The next day, we found ourselves in Lviv, nearly 1,000 kilometres away from home, and in a country in a state of war. 

It was a step into the unknown, but I continued working as a journalist covering developments in the south of the country.  I was under huge stress, with no idea what was happening to my loved ones under occupation. Until Kherson was liberated on November 11, 2022 I had no communication with my family and friends. I resisted the urge to call those who were in hiding, for fear of putting them at risk, and I did not reach out to my contacts as I did not know who had betrayed my country and defected to the Russians. Indeed, I found out later that one of my first editors in Kherson was notified in absentia of suspicion for collaborationism with the Russians during the occupation.

In June 2022 we moved to Kyiv and I began reporting for the Ukrainian site Court Reporter. It felt like a moral obligation. The horror of Bucha and Irpin had surfaced: torture, rape, looting and kidnapping had become part of Ukraine’s daily discourse. I wanted to let the world know. 

The war has drained us all, stretching the capacity of every individual and institution. The judicial system is no exception: the workload is colossal. Every day I navigate a bureaucratic maze, witness first hand the shortcomings of our criminal legislation and see how overburdened judges, lawyers and investigators are. Nonetheless, the system is functioning and verdicts are being delivered. The demand for justice is massive and it is critical for the victims to be heard, to know that they are not alone. This means that every verdict, including those in absentia, is an achievement.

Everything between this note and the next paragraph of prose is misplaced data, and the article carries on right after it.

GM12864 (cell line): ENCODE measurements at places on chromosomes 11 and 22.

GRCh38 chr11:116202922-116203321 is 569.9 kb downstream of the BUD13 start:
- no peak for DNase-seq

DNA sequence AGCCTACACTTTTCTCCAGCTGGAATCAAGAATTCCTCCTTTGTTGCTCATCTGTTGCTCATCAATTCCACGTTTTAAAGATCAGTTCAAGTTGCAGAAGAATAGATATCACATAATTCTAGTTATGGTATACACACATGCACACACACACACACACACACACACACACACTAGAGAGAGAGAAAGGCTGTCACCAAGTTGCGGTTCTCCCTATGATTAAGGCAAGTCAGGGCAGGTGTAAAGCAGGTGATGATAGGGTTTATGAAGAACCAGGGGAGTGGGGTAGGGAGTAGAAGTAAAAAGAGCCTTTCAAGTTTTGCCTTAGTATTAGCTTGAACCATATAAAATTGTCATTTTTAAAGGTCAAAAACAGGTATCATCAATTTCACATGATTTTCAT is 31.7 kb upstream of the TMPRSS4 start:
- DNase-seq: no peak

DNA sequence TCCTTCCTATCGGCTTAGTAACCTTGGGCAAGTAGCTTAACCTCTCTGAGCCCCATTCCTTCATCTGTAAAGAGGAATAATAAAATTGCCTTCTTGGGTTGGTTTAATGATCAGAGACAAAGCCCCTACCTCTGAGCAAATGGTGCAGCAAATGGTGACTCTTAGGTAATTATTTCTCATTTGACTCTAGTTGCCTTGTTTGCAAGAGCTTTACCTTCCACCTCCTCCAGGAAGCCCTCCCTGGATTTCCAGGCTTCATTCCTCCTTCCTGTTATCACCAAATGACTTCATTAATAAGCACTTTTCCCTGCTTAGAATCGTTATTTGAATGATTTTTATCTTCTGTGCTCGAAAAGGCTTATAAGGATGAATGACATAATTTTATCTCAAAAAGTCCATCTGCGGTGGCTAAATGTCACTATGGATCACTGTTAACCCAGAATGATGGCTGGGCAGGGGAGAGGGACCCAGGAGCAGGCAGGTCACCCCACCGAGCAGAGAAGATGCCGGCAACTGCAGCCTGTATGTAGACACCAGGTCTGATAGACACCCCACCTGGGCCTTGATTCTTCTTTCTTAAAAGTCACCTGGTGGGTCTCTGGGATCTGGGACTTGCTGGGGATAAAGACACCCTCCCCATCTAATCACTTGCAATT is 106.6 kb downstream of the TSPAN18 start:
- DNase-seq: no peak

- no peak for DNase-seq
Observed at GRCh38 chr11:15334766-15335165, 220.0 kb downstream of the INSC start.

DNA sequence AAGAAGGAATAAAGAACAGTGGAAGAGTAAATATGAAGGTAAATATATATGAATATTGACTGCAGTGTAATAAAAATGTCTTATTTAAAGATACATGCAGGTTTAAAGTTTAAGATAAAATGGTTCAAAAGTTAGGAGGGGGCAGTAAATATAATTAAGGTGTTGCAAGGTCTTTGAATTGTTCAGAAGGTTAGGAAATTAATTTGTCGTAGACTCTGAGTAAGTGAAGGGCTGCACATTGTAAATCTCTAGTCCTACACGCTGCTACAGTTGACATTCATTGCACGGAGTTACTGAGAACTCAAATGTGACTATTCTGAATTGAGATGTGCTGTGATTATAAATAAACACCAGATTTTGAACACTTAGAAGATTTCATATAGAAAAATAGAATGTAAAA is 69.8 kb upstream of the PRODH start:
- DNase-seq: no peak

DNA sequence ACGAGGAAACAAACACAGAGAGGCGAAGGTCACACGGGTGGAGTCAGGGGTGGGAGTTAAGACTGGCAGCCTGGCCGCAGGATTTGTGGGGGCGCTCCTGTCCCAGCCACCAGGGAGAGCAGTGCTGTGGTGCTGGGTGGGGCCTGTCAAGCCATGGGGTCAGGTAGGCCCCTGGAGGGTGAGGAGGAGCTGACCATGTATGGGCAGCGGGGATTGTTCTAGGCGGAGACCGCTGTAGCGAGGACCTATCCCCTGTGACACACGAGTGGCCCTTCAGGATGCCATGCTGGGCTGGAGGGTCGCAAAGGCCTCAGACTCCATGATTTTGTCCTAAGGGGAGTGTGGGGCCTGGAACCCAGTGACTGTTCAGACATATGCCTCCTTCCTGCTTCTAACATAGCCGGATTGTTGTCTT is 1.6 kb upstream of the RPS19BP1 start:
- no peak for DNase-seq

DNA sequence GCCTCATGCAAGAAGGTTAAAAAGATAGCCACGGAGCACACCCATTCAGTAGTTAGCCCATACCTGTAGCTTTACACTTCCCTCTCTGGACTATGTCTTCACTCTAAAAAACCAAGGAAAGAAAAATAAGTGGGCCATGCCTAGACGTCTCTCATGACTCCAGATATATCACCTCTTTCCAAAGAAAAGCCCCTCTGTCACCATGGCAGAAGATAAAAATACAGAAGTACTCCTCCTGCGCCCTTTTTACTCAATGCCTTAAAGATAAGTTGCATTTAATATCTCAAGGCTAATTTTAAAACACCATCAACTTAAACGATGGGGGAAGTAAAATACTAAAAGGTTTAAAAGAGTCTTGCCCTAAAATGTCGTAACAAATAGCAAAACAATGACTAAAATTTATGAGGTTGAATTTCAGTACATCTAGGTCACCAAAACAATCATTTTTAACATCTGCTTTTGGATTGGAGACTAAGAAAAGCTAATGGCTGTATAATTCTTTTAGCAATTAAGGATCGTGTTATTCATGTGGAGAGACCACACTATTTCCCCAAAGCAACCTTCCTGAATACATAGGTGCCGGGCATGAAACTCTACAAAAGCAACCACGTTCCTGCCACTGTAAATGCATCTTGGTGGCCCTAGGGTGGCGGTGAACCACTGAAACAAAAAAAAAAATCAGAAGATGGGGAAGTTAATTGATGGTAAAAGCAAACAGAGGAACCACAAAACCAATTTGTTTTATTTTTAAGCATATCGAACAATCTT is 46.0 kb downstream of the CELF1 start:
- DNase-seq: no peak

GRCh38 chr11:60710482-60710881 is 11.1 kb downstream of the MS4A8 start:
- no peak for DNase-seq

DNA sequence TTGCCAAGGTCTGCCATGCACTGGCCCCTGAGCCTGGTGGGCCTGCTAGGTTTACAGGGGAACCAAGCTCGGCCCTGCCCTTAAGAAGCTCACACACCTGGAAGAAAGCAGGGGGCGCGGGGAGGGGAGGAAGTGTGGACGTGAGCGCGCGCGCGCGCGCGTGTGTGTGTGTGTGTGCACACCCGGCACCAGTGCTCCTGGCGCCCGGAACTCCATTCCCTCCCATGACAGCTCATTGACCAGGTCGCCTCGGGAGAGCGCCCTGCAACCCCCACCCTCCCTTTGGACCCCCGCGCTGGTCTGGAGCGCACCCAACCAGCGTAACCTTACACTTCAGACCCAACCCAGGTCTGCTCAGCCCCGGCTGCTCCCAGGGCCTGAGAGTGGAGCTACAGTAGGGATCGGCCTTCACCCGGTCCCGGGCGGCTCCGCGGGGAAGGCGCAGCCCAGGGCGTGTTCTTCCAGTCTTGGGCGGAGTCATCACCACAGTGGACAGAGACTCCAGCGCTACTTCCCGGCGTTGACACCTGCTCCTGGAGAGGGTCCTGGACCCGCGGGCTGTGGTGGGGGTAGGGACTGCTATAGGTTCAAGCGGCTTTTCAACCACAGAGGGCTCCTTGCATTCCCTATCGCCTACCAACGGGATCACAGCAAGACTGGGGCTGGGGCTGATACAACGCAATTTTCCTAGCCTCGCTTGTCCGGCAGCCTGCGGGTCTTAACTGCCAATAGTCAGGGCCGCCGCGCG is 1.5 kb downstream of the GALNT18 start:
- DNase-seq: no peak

One of the cases I have been following for months is against Andriy Medvedev, a Russian prisoner of war accused of cruel treatment of civilians. At each hearing I met Tetiana, a resident of Irpin. She is not a victim in the case, just a concerned citizen who attends court hearings on war crimes in her town and wants to know that justice is in progress. 

I have come a long way from my first trial. When I started working as a court reporter, I was bewildered, I felt I could not do it - at the end of the day I am not a lawyer, I am just a journalist. But then I thought “exactly, I am a journalist”. I know how to look for information, interview people and track down details. I can ask the very questions that those without a legal background want answered. 

My skills have developed since then, and I have learned so much.

Covering cases of child rape and communicating with the families of those who have been killed or gone missing is emotionally hard. It is also hard to balance the importance of reporting with the fundamental respect of victims’ rights; you cannot retraumatise them with your questions. People have lost their loved ones, or suffered torture, or are still grieving. Testifying in court is for many a coping mechanism but they are still fragile, and we reporters need to handle this with care. 

Often, after writing a piece or attending a court hearing I feel the need to take a shower and wash that information off myself. But the knowledge does not leave you, it stays with you, in your brain and on your skin. 

Legal reporting is arduous. It requires knowledge and dedication and keeping track of cases is akin to a marathon, rather than a sprint. It also needs time, a rare commodity in war torn Ukraine. There are few journalists with the training to deliver it. 

The trials of the war crimes committed in Ukraine will last decades and become part  of history. For me, covering them comes with a sense of duty towards my country.